The few trees on the street were dead. There was no shade, and as the day made its way toward noon, the air grew more humid than in the early morning. Only in the Deep South, I thought. I suggested we get cold drinks. My Quaker contact agreed. We turned toward our car, a big Ford station wagon that held the film equipment and our luggage. We wanted to find a store that sold cold drinks. The Quaker said there was one a few blocks east of his headquarters. It was noon. The heat had become painful. After all, it was mid-summer. Heat like that day was normal for a day in Baton Rouge. Then, quickly, everything changed.

In the distance, a police siren screamed, breaking the silence at midday's lazy start. We looked up, saw nothing and ignored the sound. The police might be chasing anyone. What else did they have to do in a town the size of Baton Rouge where my instinct told me almost nothing important ever happened? To my surprise, the siren got louder by the second, until it came at us very loud and surrounded us like a wall. Barreling down the street, we saw a cop car coming toward us as if on a mission. The man inside, the sheriff we soon discovered, hit his brakes with unnecessary force, but, still, with all the flourish of a small town cop. The heavily marked police Ford came to a heavy-footed halt. To this day, I can still hear the screech of the car and smell the tires burning rubber. Lights flashed on top of the police cruiser looking as if we were at a carnival.

Out stepped the sheriff from the driver's side. He looked nasty. He had a pork belly and a nose like W. C. Fields, or should I say, Jackie Gleason. His fleshy, red face was nearly purple, not from the sun, but, obviously, from too much booze. I wondered how he could fit behind the wheel of his car. Sweat poured from his face and ran in rivulets onto his dark brown shirt staining the cloth. The lights on top of the car continued to flash. The motor kept running. Both were obviously for effect, to show us he was serious. Then the sheriff's deputy slowly emerged from the passenger side, his hand on the butt of his six-shooter. He positioned himself near the hood of the Ford and leaned on it ready for action.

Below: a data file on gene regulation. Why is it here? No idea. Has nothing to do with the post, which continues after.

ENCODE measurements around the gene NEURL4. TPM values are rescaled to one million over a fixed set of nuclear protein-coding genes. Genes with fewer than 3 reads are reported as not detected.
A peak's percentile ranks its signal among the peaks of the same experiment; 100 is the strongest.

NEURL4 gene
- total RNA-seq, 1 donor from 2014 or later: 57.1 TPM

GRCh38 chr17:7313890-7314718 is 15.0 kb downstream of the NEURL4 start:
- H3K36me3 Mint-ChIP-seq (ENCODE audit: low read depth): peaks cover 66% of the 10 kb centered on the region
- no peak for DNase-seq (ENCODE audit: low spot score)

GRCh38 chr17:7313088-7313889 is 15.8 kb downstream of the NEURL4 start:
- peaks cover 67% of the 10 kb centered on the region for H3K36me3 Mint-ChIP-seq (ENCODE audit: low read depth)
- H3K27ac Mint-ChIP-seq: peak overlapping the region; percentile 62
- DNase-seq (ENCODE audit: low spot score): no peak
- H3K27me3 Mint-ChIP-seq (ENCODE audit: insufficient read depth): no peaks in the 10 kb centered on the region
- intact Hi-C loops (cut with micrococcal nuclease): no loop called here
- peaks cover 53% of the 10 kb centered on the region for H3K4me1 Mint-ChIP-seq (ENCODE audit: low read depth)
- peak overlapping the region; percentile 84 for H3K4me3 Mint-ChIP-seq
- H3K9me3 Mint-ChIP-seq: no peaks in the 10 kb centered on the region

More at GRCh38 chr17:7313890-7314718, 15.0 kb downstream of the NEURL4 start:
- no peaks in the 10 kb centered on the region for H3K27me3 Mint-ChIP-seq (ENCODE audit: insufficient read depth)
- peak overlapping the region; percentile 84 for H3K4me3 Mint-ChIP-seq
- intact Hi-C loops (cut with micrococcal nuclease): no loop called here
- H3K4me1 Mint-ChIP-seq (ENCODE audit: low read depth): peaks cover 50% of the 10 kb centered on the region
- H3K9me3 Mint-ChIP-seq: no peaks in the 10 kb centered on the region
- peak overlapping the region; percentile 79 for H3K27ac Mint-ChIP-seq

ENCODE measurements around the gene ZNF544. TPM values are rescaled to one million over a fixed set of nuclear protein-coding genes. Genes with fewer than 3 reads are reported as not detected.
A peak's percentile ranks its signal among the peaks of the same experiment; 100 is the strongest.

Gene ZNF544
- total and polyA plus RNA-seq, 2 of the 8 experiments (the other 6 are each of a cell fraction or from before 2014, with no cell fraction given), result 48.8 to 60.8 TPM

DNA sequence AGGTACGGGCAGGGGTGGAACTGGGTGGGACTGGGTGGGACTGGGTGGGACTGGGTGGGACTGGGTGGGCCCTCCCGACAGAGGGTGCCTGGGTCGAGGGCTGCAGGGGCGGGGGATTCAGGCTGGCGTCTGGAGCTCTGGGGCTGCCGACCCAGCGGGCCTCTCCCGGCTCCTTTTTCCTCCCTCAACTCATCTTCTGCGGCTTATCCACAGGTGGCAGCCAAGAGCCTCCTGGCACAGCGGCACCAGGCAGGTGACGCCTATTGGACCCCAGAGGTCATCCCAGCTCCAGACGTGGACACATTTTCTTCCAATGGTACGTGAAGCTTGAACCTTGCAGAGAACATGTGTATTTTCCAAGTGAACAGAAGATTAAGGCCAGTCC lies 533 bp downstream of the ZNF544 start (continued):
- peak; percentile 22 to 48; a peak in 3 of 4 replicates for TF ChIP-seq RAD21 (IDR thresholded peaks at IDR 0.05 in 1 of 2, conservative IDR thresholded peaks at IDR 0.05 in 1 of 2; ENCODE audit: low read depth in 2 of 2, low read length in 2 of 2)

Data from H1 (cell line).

"What do you think you are doing," he asked.

"Not much," I answered, trying to be casual.

"I can see you're with NBC News," he said.

How could he miss? In those days, we had no fear of announcing who we were and we plastered our logos over everything, including the camera, the sound gear, even our luggage. In most places, journalists were not yet the pariahs we would become for so many.

"We are doing a story," I said.

"Not in my town," he said, pausing briefly. "Not the story I think you are doing."

Another police car pulled up. Two sheriff's deputies stepped out.

I could feel how nervous my crew and I were. My crew stopped filming. The Quaker moved to separate himself from us.

I made a decision. I told the crew to pack their gear. We had most of what we needed, anyway.

"We'll leave," I said.

"I don't think so," the sheriff said.

The crew and I paused. I wondered what would come next. The crew looked to me for guidance, but I knew that whatever I suggested would make no difference. With his left hand, the sheriff motioned for his deputies. They moved closer to where we were standing.

"Here's what's going to happen," he said. "You'll get in your vehicle and follow me to police headquarters. I'll be the lead car. My deputies will be behind. We'll be the bread. You, the inside of the sandwich."

"Are you going to arrest us," I asked.